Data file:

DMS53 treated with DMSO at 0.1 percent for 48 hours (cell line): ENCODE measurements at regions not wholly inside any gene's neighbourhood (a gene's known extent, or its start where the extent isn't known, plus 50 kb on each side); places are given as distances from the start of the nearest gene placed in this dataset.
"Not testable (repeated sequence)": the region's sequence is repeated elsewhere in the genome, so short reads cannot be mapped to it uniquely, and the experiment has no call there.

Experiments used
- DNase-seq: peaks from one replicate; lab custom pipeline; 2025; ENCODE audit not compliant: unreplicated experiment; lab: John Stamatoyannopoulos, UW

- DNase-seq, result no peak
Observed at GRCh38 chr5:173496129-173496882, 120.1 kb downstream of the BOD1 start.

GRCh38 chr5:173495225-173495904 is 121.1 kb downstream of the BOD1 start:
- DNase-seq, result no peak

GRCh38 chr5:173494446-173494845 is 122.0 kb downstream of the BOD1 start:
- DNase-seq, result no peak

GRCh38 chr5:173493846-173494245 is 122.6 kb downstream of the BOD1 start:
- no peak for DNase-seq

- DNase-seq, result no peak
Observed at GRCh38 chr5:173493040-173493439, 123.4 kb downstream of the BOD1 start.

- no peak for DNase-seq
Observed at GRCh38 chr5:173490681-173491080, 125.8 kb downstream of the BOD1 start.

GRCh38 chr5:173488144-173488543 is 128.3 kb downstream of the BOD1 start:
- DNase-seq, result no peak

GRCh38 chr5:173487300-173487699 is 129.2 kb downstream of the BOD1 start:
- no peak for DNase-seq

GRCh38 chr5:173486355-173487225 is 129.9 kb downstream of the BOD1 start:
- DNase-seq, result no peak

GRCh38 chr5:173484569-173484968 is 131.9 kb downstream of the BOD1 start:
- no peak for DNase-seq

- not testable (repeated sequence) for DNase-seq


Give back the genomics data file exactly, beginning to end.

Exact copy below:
DMS53 treated with DMSO at 0.1 percent for 48 hours (cell line): ENCODE measurements at regions not wholly inside any gene's neighbourhood (a gene's known extent, or its start where the extent isn't known, plus 50 kb on each side); places are given as distances from the start of the nearest gene placed in this dataset.
"Not testable (repeated sequence)": the region's sequence is repeated elsewhere in the genome, so short reads cannot be mapped to it uniquely, and the experiment has no call there.

Experiments used
- DNase-seq: peaks from one replicate; lab custom pipeline; 2025; ENCODE audit not compliant: unreplicated experiment; lab: John Stamatoyannopoulos, UW

- DNase-seq, result no peak
Observed at GRCh38 chr5:173496129-173496882, 120.1 kb downstream of the BOD1 start.

GRCh38 chr5:173495225-173495904 is 121.1 kb downstream of the BOD1 start:
- DNase-seq, result no peak

GRCh38 chr5:173494446-173494845 is 122.0 kb downstream of the BOD1 start:
- DNase-seq, result no peak

GRCh38 chr5:173493846-173494245 is 122.6 kb downstream of the BOD1 start:
- no peak for DNase-seq

- DNase-seq, result no peak
Observed at GRCh38 chr5:173493040-173493439, 123.4 kb downstream of the BOD1 start.

- no peak for DNase-seq
Observed at GRCh38 chr5:173490681-173491080, 125.8 kb downstream of the BOD1 start.

GRCh38 chr5:173488144-173488543 is 128.3 kb downstream of the BOD1 start:
- DNase-seq, result no peak

GRCh38 chr5:173487300-173487699 is 129.2 kb downstream of the BOD1 start:
- no peak for DNase-seq

GRCh38 chr5:173486355-173487225 is 129.9 kb downstream of the BOD1 start:
- DNase-seq, result no peak

GRCh38 chr5:173484569-173484968 is 131.9 kb downstream of the BOD1 start:
- no peak for DNase-seq

- not testable (repeated sequence) for DNase-seq